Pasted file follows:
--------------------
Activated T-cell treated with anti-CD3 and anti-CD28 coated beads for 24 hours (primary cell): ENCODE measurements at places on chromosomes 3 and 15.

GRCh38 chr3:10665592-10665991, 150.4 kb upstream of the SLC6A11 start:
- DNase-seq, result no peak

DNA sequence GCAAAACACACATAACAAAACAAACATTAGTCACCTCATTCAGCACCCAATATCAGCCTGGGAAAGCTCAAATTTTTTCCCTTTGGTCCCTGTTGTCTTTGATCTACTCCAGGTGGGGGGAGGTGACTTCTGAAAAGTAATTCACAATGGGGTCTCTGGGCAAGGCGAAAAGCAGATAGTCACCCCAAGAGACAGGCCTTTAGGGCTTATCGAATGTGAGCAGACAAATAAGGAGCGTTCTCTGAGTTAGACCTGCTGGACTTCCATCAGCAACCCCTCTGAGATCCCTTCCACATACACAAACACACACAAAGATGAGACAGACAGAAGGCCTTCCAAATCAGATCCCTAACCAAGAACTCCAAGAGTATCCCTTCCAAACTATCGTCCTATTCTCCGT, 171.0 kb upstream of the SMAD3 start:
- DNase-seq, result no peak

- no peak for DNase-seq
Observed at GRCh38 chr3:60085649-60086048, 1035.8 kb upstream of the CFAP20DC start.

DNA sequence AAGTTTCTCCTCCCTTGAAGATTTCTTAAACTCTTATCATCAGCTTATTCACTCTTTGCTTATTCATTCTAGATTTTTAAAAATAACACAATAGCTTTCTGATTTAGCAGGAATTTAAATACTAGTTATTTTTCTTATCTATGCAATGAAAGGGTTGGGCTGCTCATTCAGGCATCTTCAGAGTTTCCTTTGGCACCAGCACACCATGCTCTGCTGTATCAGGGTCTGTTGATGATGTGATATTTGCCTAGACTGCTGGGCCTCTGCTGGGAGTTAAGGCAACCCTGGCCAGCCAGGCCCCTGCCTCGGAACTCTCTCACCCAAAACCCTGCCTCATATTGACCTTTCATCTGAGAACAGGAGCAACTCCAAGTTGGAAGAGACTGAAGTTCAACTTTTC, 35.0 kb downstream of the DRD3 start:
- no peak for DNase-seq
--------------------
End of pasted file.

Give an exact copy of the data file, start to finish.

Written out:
Activated T-cell treated with anti-CD3 and anti-CD28 coated beads for 24 hours (primary cell): ENCODE measurements at places on chromosomes 3 and 15.

GRCh38 chr3:10665592-10665991, 150.4 kb upstream of the SLC6A11 start:
- DNase-seq, result no peak

DNA sequence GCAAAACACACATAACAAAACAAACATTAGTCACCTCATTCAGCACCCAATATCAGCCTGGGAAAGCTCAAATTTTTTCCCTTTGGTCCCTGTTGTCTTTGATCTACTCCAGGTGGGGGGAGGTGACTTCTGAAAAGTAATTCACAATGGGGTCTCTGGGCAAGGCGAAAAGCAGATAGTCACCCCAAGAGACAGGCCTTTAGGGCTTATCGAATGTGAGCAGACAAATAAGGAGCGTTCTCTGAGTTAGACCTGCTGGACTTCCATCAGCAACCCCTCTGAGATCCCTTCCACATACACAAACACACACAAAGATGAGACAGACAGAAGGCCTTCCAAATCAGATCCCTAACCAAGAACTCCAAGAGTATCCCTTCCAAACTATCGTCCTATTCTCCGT, 171.0 kb upstream of the SMAD3 start:
- DNase-seq, result no peak

- no peak for DNase-seq
Observed at GRCh38 chr3:60085649-60086048, 1035.8 kb upstream of the CFAP20DC start.

DNA sequence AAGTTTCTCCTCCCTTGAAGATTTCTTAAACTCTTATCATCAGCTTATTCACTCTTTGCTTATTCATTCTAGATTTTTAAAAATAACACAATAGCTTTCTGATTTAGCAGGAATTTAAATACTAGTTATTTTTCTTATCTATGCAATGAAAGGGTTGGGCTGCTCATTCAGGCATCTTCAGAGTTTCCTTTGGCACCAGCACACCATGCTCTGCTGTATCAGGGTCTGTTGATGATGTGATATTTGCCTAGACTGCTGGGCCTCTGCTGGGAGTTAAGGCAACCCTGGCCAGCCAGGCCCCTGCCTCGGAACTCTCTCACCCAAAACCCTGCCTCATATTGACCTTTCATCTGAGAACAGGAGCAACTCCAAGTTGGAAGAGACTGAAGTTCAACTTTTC, 35.0 kb downstream of the DRD3 start:
- no peak for DNase-seq